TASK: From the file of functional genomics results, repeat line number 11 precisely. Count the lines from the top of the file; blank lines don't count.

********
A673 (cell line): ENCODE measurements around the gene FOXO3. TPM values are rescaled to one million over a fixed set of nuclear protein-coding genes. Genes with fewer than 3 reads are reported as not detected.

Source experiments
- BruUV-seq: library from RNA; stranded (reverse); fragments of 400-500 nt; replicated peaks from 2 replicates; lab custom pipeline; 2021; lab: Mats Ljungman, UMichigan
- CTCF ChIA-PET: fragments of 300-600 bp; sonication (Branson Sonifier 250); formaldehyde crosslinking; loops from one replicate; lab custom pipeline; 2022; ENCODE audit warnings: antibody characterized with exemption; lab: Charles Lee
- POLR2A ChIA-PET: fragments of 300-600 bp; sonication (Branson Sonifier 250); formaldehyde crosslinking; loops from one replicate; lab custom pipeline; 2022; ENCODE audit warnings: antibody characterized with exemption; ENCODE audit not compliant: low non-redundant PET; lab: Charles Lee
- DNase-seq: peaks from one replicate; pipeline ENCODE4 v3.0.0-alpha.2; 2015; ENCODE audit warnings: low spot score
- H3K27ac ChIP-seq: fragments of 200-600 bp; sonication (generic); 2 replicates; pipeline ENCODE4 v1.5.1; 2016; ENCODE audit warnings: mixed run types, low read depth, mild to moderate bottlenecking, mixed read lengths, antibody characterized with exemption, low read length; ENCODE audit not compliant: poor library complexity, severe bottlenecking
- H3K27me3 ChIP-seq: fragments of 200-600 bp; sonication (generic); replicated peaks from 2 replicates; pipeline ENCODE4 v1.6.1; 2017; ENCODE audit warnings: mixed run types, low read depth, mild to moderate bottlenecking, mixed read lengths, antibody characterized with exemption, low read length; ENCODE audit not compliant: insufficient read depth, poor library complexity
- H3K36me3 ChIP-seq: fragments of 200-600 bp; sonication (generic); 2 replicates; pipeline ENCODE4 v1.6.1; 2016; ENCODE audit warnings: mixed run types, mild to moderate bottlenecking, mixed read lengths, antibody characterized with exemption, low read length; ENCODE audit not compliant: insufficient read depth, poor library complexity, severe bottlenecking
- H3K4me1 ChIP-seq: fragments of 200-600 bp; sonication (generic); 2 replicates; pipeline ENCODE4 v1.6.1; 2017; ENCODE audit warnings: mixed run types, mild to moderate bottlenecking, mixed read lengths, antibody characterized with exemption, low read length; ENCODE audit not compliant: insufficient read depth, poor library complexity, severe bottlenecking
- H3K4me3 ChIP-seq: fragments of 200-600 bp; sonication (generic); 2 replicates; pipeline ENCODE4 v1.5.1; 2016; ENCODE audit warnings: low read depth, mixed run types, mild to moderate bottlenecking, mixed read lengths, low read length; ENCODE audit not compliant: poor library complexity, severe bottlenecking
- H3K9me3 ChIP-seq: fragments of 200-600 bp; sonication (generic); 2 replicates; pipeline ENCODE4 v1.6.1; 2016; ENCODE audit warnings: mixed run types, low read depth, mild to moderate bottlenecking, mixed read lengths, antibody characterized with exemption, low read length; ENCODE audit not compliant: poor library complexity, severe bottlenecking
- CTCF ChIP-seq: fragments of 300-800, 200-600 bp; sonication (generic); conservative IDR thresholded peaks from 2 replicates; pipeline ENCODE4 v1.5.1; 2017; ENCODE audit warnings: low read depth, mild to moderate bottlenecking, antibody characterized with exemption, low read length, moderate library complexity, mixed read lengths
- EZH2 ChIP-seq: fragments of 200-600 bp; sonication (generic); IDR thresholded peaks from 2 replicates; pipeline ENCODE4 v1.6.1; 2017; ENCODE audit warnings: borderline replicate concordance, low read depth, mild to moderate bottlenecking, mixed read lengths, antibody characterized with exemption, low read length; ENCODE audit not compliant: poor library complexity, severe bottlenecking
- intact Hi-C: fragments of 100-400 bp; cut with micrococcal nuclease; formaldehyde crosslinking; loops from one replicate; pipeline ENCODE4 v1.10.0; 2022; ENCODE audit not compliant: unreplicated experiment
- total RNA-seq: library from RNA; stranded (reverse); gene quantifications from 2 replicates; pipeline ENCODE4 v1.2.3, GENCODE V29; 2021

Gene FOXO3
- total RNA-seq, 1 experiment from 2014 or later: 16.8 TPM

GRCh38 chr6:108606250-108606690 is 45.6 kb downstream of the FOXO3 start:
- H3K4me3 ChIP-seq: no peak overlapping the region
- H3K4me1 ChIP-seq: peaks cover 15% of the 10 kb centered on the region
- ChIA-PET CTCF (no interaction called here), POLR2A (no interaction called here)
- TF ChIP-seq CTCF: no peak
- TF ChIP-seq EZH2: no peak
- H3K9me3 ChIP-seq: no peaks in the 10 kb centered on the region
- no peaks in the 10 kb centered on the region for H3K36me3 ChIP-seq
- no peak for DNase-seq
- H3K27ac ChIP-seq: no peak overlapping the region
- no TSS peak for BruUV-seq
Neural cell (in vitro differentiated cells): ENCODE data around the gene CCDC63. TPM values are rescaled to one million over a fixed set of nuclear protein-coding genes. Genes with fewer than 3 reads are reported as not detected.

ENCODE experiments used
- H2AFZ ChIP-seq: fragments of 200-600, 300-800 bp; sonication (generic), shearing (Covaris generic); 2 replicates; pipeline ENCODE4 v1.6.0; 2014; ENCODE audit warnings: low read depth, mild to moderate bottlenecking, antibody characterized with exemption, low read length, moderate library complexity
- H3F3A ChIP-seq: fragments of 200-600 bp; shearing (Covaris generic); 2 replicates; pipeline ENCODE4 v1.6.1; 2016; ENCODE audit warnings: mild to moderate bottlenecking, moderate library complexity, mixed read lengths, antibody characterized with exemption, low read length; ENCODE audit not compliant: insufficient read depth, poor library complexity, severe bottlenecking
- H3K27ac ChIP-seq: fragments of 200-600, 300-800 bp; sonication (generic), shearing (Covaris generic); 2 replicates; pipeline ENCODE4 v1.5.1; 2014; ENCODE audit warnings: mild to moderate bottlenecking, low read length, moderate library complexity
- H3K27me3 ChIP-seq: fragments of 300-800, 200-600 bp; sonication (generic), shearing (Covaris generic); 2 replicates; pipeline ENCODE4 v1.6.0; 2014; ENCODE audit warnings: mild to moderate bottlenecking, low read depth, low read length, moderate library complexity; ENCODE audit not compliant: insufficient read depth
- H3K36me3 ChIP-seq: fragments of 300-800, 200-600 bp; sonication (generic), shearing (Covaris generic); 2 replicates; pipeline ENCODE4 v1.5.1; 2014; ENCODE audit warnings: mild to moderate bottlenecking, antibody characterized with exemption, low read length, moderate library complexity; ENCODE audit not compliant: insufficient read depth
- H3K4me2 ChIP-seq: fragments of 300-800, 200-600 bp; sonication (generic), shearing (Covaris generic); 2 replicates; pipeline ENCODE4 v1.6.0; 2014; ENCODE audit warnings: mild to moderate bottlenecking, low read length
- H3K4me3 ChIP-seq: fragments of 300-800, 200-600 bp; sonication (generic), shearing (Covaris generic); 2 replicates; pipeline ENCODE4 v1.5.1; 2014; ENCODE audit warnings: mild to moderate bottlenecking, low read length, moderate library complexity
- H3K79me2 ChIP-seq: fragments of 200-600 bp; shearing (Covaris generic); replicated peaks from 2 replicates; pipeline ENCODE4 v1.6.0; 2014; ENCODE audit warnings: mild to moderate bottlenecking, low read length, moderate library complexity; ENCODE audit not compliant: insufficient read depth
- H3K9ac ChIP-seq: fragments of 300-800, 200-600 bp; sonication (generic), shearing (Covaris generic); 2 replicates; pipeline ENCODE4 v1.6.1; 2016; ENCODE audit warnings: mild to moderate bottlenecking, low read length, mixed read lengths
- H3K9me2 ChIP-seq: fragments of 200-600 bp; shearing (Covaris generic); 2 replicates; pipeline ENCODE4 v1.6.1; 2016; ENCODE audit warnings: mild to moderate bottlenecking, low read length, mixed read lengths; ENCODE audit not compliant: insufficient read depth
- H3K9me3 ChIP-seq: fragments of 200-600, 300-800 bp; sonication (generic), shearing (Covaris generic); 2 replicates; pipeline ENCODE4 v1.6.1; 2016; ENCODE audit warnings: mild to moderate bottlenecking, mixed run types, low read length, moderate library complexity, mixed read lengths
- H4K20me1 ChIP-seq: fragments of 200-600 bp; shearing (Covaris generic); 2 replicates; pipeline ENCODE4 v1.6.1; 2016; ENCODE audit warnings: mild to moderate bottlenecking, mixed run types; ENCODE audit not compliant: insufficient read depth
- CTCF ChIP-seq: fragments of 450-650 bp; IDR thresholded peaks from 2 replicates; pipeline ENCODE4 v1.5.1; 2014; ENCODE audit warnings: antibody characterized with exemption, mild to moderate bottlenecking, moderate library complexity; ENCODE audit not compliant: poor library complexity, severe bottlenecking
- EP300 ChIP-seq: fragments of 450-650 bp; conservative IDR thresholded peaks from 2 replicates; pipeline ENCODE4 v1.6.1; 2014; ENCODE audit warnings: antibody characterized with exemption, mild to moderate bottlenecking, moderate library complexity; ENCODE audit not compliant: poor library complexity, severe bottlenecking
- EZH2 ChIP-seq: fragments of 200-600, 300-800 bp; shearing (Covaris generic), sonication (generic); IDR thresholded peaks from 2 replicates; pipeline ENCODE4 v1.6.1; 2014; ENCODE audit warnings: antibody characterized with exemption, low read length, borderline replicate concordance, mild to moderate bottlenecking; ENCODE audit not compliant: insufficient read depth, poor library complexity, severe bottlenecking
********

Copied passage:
- H3K4me3 ChIP-seq: fragments of 200-600 bp; sonication (generic); 2 replicates; pipeline ENCODE4 v1.5.1; 2016; ENCODE audit warnings: low read depth, mixed run types, mild to moderate bottlenecking, mixed read lengths, low read length; ENCODE audit not compliant: poor library complexity, severe bottlenecking